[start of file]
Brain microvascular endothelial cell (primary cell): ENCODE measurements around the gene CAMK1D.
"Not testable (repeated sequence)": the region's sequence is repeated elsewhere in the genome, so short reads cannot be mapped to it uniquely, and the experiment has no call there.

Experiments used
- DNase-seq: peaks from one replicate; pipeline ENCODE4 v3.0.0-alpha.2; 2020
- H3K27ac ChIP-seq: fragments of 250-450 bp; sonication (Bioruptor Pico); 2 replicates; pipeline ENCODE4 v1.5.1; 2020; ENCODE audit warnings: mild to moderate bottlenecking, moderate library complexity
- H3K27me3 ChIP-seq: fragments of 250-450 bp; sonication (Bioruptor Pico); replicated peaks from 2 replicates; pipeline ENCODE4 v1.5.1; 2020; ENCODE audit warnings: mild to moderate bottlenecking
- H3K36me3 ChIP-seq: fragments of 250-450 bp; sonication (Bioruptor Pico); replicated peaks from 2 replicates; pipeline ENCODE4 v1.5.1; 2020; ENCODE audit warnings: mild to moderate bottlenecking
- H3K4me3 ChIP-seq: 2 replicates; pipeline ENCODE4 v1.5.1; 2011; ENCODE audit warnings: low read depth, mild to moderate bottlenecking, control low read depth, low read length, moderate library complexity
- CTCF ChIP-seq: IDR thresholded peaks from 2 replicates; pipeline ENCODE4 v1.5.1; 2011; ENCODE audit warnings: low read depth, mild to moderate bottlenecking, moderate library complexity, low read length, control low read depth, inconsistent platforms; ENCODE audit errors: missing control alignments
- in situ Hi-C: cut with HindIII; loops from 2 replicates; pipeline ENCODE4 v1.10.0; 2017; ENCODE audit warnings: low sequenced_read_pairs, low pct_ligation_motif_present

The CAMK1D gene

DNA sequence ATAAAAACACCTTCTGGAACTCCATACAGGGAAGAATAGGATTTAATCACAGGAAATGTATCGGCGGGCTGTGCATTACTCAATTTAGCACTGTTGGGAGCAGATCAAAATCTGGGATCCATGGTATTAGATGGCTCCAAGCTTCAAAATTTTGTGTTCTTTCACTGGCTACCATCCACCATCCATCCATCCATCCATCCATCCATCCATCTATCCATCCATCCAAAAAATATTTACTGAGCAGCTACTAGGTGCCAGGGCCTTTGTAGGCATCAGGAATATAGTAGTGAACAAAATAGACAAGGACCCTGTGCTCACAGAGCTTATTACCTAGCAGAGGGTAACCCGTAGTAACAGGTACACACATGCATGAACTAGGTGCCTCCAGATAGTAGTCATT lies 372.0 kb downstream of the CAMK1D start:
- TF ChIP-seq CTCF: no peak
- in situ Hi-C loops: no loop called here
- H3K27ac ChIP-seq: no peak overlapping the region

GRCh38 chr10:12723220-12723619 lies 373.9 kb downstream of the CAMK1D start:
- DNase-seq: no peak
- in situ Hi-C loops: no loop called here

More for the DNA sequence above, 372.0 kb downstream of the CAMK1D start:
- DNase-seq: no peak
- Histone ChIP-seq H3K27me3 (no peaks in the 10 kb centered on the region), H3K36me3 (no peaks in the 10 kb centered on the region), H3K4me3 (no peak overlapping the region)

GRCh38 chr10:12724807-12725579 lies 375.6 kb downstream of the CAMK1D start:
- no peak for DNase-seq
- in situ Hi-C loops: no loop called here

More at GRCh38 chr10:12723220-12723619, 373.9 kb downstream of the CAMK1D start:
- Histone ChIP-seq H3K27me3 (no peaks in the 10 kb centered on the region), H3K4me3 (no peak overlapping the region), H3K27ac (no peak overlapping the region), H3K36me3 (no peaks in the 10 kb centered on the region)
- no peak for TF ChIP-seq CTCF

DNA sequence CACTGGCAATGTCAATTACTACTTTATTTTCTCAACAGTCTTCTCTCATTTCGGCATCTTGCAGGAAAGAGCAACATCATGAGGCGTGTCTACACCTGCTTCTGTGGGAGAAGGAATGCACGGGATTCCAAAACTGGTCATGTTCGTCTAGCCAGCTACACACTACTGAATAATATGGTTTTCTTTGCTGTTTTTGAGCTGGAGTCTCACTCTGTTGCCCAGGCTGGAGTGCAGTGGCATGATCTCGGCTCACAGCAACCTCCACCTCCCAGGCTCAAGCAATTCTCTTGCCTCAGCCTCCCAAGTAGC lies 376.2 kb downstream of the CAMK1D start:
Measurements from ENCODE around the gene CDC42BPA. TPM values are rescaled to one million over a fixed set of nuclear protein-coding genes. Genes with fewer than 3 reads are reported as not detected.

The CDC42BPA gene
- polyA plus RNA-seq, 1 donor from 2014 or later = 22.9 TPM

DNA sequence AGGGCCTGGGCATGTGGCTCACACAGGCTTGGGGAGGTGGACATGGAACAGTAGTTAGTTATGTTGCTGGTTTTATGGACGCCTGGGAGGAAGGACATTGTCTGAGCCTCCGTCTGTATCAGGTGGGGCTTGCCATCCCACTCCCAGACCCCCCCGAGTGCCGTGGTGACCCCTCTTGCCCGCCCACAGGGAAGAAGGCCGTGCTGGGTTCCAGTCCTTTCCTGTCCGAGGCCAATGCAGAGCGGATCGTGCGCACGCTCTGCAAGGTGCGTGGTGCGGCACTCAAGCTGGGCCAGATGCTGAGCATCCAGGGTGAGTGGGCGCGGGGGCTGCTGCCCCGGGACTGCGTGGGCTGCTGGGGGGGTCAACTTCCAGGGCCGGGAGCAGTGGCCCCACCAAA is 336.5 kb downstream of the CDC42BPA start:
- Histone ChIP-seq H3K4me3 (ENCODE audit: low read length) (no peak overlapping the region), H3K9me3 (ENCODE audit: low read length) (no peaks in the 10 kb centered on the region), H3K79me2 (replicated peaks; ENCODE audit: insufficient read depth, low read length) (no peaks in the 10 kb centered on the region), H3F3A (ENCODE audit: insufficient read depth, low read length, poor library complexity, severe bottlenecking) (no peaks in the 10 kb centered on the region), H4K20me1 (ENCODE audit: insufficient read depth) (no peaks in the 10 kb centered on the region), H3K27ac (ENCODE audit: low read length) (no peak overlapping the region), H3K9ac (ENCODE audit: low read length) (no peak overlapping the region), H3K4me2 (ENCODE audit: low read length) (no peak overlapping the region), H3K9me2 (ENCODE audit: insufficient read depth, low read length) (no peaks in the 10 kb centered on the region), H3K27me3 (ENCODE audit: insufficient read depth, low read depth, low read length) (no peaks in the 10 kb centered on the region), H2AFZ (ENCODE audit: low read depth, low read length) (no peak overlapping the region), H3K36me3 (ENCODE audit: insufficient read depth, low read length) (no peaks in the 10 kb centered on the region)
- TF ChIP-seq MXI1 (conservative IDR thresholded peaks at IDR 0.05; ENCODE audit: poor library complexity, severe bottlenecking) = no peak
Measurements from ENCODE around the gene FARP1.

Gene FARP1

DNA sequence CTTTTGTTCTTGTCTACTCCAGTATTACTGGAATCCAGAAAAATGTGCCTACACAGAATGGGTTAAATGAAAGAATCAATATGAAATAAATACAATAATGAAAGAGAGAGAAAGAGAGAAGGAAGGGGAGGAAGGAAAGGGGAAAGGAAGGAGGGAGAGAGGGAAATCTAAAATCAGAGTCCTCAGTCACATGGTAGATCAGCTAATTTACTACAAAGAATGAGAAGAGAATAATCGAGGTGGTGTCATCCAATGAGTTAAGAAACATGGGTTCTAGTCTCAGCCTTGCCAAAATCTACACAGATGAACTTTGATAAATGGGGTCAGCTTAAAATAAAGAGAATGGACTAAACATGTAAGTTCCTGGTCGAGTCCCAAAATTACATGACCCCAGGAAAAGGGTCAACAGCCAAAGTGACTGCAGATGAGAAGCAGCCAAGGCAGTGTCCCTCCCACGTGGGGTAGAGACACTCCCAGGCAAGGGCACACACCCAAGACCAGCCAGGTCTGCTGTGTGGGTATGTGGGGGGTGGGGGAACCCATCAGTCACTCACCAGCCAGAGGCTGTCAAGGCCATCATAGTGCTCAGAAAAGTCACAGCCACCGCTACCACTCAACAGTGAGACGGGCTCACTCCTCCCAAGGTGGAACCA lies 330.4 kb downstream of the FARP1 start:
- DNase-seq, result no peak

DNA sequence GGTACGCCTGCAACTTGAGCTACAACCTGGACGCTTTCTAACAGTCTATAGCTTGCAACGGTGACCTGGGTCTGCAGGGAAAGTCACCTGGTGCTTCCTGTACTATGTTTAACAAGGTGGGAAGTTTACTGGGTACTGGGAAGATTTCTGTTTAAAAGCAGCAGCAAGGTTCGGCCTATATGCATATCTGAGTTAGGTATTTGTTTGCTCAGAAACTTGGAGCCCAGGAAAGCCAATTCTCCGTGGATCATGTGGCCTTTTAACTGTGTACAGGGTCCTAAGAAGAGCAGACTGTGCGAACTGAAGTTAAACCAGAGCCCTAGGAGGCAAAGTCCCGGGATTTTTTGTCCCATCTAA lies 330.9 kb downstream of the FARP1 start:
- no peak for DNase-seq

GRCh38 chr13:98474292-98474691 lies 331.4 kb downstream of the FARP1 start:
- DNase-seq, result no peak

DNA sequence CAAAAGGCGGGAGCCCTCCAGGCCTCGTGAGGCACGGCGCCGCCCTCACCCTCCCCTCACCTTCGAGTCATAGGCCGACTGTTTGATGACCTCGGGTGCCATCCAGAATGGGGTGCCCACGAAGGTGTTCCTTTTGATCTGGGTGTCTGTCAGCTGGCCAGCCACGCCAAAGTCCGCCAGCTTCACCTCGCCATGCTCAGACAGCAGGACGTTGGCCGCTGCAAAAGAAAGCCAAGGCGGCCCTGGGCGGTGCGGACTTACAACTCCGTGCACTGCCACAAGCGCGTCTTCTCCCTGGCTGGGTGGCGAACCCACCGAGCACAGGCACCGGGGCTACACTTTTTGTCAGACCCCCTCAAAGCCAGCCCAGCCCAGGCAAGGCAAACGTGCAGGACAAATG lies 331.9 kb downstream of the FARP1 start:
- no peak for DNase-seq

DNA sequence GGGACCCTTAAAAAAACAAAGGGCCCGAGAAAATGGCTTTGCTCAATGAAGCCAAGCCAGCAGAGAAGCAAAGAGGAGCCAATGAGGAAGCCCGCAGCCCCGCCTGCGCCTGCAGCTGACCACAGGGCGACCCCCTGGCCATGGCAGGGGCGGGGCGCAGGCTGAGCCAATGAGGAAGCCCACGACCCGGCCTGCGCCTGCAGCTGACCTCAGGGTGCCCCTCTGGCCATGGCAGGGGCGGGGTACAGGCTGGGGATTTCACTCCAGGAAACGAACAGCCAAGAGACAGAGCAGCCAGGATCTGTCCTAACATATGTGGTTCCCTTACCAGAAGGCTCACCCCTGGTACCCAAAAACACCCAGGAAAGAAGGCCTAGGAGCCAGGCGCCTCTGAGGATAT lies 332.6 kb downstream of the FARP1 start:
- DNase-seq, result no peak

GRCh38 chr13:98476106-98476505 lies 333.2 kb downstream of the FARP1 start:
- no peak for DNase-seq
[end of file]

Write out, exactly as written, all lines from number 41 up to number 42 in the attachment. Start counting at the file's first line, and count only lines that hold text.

GRCh38 chr13:98474292-98474691 lies 331.4 kb downstream of the FARP1 start:
- DNase-seq, result no peak